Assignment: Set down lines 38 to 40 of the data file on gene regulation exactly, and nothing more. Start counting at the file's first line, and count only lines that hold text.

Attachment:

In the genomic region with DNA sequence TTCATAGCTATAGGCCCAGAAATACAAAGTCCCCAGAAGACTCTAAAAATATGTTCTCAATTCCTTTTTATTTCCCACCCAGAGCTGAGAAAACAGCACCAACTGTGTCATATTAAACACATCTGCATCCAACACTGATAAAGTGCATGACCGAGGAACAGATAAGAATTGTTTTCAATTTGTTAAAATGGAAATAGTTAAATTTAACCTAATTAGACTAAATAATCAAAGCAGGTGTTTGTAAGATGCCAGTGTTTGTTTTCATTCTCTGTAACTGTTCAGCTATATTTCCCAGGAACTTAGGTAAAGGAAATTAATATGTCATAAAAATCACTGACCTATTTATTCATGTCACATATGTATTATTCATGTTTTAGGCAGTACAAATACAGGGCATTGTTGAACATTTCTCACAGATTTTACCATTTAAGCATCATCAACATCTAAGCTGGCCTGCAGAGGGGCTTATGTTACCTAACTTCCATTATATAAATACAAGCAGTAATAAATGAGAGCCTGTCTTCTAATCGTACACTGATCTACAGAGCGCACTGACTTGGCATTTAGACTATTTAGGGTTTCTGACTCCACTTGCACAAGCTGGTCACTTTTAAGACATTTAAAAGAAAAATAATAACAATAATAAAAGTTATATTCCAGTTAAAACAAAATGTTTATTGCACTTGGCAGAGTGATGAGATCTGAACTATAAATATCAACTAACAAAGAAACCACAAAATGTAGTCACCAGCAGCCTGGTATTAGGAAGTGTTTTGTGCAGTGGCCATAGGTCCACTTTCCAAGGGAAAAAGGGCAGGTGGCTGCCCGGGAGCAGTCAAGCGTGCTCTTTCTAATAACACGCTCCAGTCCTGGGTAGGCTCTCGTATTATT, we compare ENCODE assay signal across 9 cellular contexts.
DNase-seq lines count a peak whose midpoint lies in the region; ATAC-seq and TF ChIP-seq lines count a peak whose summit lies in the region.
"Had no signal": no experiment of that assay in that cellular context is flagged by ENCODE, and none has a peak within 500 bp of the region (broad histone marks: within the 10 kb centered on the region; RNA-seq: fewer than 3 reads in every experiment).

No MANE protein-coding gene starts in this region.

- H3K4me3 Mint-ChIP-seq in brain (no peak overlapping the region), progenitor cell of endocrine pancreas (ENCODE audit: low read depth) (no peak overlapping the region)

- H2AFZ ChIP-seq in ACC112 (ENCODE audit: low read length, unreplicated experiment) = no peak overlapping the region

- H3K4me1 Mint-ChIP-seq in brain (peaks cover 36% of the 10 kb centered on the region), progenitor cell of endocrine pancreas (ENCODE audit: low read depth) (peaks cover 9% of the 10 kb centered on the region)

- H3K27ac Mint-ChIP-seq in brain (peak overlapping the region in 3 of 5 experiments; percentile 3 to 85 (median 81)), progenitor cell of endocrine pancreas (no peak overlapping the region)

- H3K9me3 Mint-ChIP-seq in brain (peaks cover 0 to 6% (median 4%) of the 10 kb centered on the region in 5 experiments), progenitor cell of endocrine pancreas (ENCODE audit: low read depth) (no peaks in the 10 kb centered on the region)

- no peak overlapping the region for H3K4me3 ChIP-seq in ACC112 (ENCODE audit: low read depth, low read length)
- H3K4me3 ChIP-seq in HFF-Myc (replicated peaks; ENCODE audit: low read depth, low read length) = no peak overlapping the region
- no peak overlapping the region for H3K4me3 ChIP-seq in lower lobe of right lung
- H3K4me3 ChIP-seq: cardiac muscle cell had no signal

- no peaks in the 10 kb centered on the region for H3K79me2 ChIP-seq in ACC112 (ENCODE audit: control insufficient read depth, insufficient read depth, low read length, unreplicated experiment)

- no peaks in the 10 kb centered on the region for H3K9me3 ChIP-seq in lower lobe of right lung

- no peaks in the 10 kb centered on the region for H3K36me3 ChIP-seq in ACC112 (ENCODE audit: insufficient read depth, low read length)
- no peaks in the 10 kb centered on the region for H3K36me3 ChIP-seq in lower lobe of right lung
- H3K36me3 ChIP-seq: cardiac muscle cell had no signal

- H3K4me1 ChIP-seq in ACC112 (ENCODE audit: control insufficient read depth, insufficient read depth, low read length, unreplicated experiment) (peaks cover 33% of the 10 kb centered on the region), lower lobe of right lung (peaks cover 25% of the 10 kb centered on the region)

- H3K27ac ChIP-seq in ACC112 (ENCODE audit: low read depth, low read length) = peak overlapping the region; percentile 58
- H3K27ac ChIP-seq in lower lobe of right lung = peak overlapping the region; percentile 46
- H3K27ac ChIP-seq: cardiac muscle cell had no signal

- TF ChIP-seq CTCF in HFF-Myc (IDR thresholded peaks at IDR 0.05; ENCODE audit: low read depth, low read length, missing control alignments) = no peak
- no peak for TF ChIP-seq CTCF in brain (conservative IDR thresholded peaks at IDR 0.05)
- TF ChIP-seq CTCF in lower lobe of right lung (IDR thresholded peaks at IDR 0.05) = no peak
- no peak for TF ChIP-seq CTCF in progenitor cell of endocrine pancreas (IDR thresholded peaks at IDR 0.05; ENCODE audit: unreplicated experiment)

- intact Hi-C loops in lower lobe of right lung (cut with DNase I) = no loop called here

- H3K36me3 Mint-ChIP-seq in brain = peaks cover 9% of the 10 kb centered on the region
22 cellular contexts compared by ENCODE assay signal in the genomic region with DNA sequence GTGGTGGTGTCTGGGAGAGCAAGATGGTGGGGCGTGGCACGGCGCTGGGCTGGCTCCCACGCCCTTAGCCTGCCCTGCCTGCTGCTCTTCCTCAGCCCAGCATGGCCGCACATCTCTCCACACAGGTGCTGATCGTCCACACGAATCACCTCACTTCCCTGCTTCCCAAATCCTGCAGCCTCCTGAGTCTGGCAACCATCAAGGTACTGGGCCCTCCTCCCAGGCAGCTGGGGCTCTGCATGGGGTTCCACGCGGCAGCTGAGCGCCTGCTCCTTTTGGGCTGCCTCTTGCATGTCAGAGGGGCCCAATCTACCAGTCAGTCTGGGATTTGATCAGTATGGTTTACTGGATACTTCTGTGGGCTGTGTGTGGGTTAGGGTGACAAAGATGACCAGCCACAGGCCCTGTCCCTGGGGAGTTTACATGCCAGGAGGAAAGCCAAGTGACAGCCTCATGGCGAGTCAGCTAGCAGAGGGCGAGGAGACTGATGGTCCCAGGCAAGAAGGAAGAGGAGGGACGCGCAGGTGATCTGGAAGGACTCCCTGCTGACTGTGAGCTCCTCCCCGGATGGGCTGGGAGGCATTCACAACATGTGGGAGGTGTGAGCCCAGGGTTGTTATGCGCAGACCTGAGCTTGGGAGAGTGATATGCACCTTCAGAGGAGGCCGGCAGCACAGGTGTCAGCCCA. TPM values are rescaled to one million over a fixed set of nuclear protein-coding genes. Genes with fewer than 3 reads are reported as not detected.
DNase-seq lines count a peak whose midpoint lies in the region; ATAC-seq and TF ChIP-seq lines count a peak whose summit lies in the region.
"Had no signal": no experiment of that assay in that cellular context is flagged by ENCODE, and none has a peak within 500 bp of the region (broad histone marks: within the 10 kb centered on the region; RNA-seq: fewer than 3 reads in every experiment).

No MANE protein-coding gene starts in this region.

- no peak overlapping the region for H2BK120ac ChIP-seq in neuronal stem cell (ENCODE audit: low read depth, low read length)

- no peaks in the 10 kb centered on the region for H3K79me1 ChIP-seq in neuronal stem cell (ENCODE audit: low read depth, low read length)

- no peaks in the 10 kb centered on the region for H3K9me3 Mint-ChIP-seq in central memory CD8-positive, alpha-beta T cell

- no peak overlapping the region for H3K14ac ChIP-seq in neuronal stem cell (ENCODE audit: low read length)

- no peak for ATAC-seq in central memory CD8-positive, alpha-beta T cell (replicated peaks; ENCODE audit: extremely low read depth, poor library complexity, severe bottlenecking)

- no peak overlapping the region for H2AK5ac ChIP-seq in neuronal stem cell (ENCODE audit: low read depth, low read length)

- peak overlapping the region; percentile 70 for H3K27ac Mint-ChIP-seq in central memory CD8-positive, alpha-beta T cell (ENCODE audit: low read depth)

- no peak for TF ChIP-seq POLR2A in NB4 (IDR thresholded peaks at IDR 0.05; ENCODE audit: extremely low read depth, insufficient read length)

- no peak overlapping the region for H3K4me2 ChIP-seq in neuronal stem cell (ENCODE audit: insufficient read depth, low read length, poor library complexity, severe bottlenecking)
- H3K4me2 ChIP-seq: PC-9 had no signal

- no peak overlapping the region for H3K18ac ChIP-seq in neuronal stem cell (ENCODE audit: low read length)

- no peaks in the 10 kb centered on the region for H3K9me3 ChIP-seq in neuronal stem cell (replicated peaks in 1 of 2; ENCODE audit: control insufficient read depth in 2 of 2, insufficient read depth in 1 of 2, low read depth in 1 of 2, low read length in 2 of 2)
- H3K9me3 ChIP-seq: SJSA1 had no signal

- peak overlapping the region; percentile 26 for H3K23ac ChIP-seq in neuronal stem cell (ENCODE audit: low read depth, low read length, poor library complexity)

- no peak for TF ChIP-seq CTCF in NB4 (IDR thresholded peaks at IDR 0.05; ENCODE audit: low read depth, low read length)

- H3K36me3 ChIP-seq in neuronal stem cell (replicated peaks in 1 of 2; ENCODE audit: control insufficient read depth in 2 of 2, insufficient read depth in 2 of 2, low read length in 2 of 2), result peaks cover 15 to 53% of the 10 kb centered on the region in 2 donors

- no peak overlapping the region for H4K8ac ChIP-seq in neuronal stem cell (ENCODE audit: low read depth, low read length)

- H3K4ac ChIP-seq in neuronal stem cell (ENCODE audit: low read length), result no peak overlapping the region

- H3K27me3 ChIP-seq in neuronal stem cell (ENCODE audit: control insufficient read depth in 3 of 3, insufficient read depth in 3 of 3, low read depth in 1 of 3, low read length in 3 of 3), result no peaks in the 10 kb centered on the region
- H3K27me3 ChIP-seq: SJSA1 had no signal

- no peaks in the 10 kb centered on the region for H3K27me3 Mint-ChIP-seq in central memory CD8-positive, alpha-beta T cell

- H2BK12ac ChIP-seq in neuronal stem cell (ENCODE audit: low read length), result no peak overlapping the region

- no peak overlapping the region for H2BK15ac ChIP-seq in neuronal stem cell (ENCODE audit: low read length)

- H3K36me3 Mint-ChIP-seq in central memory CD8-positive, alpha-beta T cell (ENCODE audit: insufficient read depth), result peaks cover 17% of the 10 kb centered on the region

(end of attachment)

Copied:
- no peak overlapping the region for H2AK5ac ChIP-seq in neuronal stem cell (ENCODE audit: low read depth, low read length)

- peak overlapping the region; percentile 70 for H3K27ac Mint-ChIP-seq in central memory CD8-positive, alpha-beta T cell (ENCODE audit: low read depth)

- no peak for TF ChIP-seq POLR2A in NB4 (IDR thresholded peaks at IDR 0.05; ENCODE audit: extremely low read depth, insufficient read length)